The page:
Cognitive bias at SPA 2007

SPA 2007 logo

I ran the first cognitive bias workshop at SPA 2007 yesterday. It went reasonably well but as I expected it was difficult for participants to review and use the list of cognitive biases I provided.

I was pleased with the level of interest and the quality of outputs though, and I feel the session has proven cognitive bias is a useful tool for understanding complex situations.

Rachel came up with a nice idea, which is to provide participants with the biases printed on small cards. I’ve decided to refine that by trying to organize the cards into “suits” that more or less follow the major topic areas I organized the original list into. The idea is then that each member of a group has one or more suits and is only responsible for understanding the suits they hold (i.e. whoever holds the “memory/retrospection” suit would be looking out for memory errors specifically).

We might be losing something by going down this route though; I think it was Helen Sharp who felt the discussion around the biases was a useful element of the session, and it seems likely that would be reduced or lost in the interest of speeding the session up. I think the group may still benefit through the discussion that’s likely to arise when a bias card is played.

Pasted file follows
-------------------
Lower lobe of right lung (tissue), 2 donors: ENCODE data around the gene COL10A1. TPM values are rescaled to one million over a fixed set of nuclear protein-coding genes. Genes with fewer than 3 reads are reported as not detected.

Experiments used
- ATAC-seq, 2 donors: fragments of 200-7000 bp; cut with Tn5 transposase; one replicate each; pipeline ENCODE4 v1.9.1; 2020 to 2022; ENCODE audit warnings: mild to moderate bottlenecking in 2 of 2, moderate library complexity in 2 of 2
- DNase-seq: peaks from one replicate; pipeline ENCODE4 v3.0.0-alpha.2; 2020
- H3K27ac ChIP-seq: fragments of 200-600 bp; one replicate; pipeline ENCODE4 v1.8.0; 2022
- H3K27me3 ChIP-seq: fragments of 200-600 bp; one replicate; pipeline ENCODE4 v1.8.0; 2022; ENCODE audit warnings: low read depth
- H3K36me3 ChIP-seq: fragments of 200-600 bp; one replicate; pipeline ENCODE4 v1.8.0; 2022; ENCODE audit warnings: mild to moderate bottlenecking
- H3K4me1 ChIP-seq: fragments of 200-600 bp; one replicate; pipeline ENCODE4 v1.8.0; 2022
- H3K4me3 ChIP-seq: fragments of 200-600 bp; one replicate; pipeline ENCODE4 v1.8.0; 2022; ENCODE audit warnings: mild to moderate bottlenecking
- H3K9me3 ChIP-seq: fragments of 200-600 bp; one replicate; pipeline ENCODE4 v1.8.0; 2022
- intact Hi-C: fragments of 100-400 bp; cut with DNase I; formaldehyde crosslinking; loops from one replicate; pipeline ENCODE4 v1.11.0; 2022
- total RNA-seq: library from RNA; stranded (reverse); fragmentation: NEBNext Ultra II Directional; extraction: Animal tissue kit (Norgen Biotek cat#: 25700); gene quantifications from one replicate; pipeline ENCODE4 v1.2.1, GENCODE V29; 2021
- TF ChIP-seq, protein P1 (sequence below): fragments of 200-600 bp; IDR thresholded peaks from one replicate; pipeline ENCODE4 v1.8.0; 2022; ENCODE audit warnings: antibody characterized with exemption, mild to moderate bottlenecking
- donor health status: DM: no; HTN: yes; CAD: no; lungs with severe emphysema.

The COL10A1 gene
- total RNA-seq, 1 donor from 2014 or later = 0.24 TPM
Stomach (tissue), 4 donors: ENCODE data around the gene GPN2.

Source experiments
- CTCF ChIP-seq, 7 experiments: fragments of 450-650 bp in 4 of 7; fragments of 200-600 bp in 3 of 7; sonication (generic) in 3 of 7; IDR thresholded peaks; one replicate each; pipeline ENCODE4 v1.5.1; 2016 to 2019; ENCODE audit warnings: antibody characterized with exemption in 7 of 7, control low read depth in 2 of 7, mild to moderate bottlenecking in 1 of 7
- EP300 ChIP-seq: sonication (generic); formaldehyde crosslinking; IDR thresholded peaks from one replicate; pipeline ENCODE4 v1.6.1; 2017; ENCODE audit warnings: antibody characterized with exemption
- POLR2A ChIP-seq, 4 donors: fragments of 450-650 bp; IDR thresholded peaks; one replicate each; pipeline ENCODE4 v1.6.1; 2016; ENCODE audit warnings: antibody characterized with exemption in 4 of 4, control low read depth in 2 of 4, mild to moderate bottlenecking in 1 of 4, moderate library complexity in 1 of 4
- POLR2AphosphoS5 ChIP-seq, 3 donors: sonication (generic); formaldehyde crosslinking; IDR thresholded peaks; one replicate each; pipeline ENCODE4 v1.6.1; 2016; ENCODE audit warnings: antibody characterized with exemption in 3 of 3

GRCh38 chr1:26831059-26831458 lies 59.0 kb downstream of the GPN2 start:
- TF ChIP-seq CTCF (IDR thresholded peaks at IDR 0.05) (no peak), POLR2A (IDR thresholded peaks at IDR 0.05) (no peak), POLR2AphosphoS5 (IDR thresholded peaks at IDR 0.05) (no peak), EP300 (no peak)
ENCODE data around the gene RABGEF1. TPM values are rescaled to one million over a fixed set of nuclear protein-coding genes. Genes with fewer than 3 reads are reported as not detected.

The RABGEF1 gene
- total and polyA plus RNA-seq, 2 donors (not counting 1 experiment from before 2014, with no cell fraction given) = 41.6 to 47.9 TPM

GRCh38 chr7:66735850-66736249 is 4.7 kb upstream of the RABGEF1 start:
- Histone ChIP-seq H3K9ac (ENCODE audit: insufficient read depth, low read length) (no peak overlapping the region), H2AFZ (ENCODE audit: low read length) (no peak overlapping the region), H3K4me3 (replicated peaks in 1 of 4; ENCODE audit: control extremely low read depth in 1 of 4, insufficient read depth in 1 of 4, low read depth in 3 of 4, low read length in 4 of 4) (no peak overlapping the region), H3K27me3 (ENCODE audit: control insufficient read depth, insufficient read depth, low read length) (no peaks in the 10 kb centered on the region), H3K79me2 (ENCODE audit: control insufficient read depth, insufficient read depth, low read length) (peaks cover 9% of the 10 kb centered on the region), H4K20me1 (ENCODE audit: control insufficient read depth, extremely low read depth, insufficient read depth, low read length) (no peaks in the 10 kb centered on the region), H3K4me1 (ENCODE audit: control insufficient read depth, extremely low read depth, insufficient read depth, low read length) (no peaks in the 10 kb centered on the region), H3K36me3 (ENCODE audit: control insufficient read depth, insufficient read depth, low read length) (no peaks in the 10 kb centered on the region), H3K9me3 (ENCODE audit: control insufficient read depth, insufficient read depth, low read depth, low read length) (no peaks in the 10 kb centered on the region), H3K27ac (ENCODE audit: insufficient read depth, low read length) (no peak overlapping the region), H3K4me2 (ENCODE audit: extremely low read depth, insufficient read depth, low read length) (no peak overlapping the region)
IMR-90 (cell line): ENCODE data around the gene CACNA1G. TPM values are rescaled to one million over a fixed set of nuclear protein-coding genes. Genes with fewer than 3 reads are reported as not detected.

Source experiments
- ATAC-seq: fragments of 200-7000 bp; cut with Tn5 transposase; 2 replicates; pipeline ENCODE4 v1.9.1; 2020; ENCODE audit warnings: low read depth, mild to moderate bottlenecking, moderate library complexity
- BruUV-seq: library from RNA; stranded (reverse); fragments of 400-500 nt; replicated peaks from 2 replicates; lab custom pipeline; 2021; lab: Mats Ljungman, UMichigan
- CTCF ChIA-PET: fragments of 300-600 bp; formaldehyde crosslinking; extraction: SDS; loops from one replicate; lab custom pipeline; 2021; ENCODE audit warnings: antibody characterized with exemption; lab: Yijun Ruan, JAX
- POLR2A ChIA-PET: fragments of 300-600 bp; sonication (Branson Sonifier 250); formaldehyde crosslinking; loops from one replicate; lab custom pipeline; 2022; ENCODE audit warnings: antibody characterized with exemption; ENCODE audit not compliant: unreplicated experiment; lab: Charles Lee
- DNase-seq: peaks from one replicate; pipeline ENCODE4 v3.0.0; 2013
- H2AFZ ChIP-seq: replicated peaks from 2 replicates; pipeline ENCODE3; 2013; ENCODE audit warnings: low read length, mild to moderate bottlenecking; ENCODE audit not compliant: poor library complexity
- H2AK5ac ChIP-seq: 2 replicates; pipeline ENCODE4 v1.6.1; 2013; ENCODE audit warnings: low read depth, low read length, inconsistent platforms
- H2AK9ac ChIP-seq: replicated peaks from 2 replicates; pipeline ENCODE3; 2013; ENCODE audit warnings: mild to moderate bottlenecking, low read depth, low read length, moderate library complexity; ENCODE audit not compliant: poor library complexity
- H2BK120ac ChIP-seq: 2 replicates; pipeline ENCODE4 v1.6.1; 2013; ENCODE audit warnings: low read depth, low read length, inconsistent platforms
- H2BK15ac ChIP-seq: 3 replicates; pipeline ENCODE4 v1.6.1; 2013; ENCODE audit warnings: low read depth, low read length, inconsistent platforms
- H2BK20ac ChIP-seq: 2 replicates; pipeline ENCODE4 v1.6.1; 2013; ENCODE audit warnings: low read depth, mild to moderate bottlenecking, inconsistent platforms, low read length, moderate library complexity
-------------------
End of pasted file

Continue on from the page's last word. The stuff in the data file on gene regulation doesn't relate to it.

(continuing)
Another improvement I spotted would be to record (in writing or audio) the stories that teams chose. Otherwise it is difficult to make the link to the list of biases and systems diagrams that are produced later.

Thanks to all those who attended for your feedback.

Update Yves Hanoulle has written a conference report that includes some reflections on this workshop.

Session outputs You can find the session outputs on the SPA wiki, although I didn’t have much luck uploading more than 6 pictures, so I’ve also posted them here. Many thanks to Andy Moorley for taking the photos.